Five Ways the Democrats Can Avoid a Catastrophe and Pull Off the Mother of All Upsets
Friday, October 1st, 2010
The election is one month from tomorrow and, yes, it looks hopeless. November 2nd -- the day the Dems are expected to crash and burn.
Sadly, it's a situation the Democrats have brought upon themselves -- even though the majority of them didn't create the mess we're in. But they've had over a year and a half to start getting the job done to fix it. Instead, they've run scared ever since they took power. To many, the shellacking they're about to receive is one they deserve.
But if you're of a mindset that believes a return to 2001-2008 would be sheer insanity, then you probably agree we've got no choice but to save the Democrats from themselves.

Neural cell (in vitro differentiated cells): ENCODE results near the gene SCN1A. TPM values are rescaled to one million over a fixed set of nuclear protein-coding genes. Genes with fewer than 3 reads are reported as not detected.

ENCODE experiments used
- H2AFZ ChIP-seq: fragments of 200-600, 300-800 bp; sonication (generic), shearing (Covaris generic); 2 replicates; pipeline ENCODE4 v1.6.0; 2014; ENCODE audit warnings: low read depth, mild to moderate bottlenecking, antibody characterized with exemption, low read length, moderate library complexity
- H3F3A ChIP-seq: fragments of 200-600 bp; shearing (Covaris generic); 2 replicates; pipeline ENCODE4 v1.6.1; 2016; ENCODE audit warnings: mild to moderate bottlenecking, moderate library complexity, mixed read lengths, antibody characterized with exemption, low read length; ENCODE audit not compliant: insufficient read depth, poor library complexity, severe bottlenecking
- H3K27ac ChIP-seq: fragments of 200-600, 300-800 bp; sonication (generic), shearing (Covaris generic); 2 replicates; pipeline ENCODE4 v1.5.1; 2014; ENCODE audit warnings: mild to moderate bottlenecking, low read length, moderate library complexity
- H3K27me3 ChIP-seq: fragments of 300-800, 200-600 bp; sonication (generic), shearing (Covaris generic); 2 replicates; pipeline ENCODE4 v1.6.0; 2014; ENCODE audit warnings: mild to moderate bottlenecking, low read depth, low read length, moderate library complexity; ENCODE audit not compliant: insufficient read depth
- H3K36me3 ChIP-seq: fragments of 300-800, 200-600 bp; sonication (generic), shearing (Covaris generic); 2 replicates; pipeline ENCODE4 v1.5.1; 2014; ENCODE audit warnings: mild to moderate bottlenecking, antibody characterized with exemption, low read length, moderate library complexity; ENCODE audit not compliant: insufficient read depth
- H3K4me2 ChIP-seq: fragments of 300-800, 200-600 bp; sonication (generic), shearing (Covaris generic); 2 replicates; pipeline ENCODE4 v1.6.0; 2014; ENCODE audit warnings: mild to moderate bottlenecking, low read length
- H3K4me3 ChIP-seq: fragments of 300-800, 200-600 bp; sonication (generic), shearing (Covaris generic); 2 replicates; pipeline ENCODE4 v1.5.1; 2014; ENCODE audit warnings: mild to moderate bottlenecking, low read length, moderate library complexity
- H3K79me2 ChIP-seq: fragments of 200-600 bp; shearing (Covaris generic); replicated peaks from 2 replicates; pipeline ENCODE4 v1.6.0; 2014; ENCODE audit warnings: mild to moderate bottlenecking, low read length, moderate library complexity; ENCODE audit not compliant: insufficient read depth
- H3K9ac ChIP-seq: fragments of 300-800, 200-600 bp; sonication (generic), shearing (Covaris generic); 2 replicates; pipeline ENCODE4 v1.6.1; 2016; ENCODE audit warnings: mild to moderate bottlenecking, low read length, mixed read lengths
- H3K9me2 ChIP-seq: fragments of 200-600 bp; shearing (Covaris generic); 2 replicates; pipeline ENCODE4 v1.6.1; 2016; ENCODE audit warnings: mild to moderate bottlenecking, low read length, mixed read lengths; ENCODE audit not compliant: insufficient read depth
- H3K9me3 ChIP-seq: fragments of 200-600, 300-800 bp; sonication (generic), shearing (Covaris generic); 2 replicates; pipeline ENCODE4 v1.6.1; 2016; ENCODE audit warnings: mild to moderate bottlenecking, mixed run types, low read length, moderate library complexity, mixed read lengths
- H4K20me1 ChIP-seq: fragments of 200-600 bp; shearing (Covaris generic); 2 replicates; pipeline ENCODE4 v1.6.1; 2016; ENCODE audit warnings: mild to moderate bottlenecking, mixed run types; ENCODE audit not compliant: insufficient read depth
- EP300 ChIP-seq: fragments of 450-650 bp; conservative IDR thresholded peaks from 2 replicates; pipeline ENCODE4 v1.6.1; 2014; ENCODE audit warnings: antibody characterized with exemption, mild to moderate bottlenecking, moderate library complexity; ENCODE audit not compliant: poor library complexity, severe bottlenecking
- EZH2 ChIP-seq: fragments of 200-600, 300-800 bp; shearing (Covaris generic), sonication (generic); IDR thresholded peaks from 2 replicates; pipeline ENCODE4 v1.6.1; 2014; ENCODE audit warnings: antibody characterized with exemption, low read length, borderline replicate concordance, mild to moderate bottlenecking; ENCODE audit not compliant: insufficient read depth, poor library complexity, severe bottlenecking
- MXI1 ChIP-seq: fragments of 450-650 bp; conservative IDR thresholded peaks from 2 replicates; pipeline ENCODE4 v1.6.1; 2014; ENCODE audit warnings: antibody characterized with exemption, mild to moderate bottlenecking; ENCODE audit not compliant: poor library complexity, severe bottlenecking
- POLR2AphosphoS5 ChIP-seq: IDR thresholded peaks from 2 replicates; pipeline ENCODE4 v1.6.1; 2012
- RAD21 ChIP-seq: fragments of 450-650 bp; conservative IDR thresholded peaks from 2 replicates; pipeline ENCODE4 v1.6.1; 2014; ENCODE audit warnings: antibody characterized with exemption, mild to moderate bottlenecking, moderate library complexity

Memo To: President Obama and the Democratic Party Leadership
From: Michael Moore
Subject: 5 Things Dems Can Do to Turn It Around by November 2nd
1. Immediate Wall-to-Wall TV Ads, Internet Videos, and Appearances Hammering Who the Hell Put Us in the Misery We're In.
We Americans have very short attention spans (Quick: Who Won the Oscar for Best Picture last year? The World Series? Exactly.). People need to be reminded over and over that it was the REPUBLICANS who concocted and led the unnecessary invasion of two countries, putting us in our longest war ever, wars that will eventually cost us over $3 trillion. Bush and Co. also caused the biggest collapse of our economy since the Great Depression. I don't know a single person in Hollywood who wouldn't shoot and produce those spots for you for FREE. Dems: Do not pull a single punch on this. Quit being a bunch of wusses and let the bastards have it! The public will be astonished that you've found your courage and your spine. We expect you to be Muhammad Ali, not Ally McBeal.